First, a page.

Predictions for 2007

As the curse goes: may we live in interesting times

2007 will bring war to the Middle East on a grand scale. Iraq will degenerate into open civil war, drawing in Iran and other Gulf countries. Shortly, mostly likely in January, the US will begin attacking Iranian air defence systems in preparation for a spring offensive. America will give its people an option: do we invade or nuke? Americans will choose to invade. I don't know what excuse the US Administration will use to launch this attack, but I suspect it will come soon. Lebanon too will continue its degeneration into civil war, as will the Gaza Strip. The land invasion of Iran will be quick and destructive. There will be no talk of regime change or occupation; the stated goal will be the destruction of the Iranian armed forces and its nuclear capability.

In 2007, the Afghan insurgency will heat up significantly. However, most of the world will forget about Afghanistan as the war in the Gulf grows. 2007 will also bring famine to North Korea and China will have to deal with a significant number of refugees. Likewise, this will be generally ignored by the West where more pressing concerns will dominate the media. For the same reason, little will be heard of Darfur or Somalia.

In the West, the rising price of oil will dominate the agenda. Oil prices will rise, possibly double, as production in the Middle East slows to a trickle. Most economies will begin a fall into recession, if not outright depression. Oil producing countries like Russia will boom. Japan, China, and other Asian countries will be hit particularly hard. In Canada, Alberta will obviously fair the best while Ontario and Quebec will find their manufacturing centres hit hard in the short term. Automotive manufacturing will rebound in a few years, as people swap SUVs for more fuel efficient cars, but the latter part of 2007 will be hard. In BC, there will be significant pressure to remove the coastal oil and gas drilling moratorium. Gasoline prices will exceed $140 per litre in Canada. The rising cost of fuel and Chinese manufactured goods will push inflation up significantly. BC's forest industry will be hit hard with an American recession. Interest rates will rise and housing prices will fall.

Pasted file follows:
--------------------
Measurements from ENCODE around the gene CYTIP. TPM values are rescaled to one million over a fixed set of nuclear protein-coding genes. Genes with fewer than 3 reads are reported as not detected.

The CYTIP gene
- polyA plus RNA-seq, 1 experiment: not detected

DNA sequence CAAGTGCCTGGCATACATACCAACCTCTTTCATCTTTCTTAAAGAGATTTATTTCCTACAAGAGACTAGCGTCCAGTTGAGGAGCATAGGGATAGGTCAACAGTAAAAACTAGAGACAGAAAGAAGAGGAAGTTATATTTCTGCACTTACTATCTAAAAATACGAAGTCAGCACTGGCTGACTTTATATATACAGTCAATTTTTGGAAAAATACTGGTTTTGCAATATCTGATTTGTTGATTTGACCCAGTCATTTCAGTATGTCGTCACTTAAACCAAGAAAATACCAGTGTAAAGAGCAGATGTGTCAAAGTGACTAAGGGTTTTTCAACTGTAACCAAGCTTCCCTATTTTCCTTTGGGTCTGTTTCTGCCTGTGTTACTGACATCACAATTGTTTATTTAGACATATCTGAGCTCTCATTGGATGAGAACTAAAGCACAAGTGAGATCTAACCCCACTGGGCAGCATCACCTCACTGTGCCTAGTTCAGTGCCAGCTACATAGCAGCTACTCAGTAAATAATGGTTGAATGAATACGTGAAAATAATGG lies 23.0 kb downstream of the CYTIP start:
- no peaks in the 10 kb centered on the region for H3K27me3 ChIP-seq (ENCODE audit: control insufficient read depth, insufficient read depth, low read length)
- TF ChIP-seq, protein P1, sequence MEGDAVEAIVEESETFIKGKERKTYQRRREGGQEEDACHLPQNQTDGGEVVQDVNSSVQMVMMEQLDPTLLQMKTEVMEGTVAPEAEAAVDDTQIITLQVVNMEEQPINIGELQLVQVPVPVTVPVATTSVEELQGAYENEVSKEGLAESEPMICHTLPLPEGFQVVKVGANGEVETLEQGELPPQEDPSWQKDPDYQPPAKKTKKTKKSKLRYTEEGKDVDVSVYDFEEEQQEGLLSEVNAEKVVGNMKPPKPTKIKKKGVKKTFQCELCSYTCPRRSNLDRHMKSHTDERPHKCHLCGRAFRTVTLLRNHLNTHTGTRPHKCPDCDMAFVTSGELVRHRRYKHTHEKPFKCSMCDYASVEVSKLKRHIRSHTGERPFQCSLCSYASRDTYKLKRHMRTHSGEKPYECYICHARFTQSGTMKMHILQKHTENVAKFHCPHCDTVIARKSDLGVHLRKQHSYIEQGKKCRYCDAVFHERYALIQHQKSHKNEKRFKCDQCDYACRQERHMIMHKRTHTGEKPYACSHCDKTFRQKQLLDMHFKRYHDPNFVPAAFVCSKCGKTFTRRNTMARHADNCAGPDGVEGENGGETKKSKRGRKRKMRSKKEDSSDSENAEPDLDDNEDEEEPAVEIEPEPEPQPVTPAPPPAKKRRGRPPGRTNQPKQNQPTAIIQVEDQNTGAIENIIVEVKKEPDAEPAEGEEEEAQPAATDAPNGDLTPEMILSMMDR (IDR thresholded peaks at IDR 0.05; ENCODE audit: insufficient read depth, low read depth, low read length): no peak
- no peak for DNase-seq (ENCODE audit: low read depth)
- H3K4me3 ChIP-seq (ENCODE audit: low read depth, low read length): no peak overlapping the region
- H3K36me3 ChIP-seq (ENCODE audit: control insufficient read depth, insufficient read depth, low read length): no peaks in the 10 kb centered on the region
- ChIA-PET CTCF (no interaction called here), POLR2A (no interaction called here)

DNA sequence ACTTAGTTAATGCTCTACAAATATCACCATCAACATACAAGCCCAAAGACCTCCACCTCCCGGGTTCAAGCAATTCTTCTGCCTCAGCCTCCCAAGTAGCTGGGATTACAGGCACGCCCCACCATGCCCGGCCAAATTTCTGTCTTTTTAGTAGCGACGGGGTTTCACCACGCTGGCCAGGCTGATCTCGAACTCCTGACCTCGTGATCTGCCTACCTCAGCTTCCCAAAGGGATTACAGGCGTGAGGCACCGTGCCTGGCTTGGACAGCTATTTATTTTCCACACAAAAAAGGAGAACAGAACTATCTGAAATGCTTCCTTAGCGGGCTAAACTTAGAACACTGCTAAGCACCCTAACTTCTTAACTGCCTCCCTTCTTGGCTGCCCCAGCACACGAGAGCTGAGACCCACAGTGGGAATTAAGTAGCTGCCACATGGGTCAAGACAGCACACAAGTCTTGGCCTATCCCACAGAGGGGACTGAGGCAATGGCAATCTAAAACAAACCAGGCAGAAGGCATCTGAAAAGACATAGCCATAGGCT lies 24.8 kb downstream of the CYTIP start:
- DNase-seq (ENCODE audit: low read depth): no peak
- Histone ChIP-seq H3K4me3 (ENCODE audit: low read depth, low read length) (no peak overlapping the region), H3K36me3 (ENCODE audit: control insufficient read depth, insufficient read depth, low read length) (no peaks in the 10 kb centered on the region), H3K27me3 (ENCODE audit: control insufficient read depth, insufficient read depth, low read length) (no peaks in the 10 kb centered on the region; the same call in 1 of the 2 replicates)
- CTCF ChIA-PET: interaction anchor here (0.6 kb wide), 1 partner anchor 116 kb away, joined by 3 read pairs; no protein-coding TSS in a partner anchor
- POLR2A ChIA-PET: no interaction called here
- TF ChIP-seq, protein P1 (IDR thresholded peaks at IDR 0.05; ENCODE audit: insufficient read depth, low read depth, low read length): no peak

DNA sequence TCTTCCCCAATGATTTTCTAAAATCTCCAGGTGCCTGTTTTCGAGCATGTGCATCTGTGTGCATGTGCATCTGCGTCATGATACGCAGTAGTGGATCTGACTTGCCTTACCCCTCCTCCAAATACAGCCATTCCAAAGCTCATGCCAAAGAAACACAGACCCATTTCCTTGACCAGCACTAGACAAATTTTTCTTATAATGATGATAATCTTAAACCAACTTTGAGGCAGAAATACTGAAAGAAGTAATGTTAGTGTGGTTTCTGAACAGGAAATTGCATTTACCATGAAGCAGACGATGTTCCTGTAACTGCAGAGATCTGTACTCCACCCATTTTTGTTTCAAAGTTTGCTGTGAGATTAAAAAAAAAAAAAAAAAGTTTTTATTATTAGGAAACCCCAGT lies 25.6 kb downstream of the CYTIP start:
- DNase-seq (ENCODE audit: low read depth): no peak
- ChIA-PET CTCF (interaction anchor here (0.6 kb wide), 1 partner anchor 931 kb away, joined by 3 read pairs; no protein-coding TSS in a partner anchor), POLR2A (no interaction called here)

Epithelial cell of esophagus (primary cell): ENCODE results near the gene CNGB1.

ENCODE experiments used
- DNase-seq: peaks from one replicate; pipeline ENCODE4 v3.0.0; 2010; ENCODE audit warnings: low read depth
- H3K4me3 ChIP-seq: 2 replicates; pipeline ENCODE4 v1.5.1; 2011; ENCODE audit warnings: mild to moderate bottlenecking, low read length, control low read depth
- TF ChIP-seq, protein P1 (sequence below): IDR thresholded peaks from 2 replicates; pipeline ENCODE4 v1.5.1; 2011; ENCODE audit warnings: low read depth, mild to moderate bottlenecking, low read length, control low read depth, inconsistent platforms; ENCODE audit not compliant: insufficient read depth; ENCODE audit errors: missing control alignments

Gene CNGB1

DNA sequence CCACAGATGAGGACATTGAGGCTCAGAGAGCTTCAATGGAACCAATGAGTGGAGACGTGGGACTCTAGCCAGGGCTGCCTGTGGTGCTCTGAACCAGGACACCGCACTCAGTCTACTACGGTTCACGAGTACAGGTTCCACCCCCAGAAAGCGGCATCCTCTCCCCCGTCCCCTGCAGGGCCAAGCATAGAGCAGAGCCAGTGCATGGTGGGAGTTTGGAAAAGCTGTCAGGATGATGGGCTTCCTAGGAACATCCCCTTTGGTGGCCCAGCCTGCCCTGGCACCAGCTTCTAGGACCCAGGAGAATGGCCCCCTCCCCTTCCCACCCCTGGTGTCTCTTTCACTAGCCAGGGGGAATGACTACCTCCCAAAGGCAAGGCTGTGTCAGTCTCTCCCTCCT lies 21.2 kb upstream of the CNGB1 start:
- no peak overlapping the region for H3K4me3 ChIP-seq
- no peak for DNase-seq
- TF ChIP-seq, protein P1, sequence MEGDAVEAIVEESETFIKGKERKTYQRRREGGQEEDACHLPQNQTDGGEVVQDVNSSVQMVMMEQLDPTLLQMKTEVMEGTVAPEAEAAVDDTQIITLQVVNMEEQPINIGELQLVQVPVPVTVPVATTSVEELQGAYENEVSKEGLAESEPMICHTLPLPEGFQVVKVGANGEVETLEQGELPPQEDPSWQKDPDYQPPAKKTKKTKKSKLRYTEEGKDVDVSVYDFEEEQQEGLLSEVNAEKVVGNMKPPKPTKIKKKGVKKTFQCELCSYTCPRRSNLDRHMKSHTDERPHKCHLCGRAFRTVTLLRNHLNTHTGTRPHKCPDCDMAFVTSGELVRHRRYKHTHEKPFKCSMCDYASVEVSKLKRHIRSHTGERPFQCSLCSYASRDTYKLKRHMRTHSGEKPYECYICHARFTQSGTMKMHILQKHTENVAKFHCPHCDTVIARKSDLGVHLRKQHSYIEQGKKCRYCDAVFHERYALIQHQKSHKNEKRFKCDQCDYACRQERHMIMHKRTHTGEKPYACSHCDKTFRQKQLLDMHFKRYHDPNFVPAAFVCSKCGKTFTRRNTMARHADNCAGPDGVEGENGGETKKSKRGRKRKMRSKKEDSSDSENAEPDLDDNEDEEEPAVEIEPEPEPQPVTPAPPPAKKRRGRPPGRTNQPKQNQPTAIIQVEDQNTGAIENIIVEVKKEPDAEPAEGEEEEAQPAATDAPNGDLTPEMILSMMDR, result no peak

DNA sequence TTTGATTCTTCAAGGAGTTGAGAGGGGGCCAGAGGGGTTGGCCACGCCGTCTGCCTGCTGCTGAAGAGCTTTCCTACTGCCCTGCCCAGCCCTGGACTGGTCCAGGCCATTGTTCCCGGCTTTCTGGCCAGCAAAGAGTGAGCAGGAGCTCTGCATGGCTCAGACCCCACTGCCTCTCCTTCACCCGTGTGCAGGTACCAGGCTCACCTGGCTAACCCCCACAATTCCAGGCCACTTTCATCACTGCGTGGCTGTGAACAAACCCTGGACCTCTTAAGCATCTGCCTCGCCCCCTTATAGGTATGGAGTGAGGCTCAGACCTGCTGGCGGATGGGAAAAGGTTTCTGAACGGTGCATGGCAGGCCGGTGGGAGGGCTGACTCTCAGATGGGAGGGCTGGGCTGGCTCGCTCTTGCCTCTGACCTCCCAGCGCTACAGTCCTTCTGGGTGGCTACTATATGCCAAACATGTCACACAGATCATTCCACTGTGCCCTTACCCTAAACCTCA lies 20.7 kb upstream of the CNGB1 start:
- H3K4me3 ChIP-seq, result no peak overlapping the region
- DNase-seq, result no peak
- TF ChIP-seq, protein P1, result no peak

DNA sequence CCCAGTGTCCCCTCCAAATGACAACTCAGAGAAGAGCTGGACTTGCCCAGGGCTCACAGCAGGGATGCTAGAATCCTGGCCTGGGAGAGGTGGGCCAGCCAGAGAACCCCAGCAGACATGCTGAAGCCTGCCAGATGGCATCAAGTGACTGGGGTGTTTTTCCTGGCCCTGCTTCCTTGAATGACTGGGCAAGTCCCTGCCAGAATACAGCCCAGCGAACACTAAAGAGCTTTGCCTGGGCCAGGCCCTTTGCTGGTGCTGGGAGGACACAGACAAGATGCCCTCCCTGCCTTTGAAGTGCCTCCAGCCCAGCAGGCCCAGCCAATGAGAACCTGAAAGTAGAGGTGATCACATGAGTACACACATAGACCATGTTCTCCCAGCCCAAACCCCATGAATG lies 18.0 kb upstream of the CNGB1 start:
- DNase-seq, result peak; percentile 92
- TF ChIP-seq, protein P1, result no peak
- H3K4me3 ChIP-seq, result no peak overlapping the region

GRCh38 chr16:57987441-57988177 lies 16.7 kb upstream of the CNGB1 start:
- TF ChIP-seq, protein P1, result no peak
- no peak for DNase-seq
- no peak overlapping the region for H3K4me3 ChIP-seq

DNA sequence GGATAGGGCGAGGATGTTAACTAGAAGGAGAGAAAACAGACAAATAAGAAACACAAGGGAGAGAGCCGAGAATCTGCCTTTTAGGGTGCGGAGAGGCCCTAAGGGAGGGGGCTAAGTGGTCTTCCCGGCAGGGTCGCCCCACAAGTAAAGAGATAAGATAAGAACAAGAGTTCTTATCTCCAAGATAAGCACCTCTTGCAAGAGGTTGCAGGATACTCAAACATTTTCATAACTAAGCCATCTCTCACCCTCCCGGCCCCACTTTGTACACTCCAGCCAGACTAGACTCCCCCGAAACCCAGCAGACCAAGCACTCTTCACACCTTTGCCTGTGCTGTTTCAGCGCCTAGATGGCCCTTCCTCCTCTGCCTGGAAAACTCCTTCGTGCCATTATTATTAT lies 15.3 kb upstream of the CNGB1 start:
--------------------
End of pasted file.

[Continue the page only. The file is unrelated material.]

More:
On the brighter side, with the rising cost of oil, greenhouse gas emissions will actually slow for a while. The technology sector, led by renewable energy systems, will boom. 2007 will see the announcement of a viable technique for converting aluminium into hydrogen, possibly from an Canadian company. This will, along with high oil prices, open the door to a hydrogen-based energy system. Aluminium storage may even make it possible to convert existing vehicles to hydrogen fuel.

Bioengineering offers other possible breakthroughs in 2007 that could lead to a better future. These include: fixing nitrogen at low energy (rather than using natural gas), high-yield plants for methanol production, and bacteria to generate hydrogen. The rising price of oil will fuel many other technological innovations as well. Cheap oil has frozen the adoption of many alternative energy systems over the years; this will end as oil prices rise dramatically.

In short, 2007 will be a transition year. The Middle East will fall into a long and protracted series of wars, oil prices will rise significantly, worldwide recession will hit, and the world will begin the adjustment by weaning itself off of fossil fuels. This is something we are going to have to do, sooner or later. The Mid East war will make it happen sooner; this is a good thing.

 

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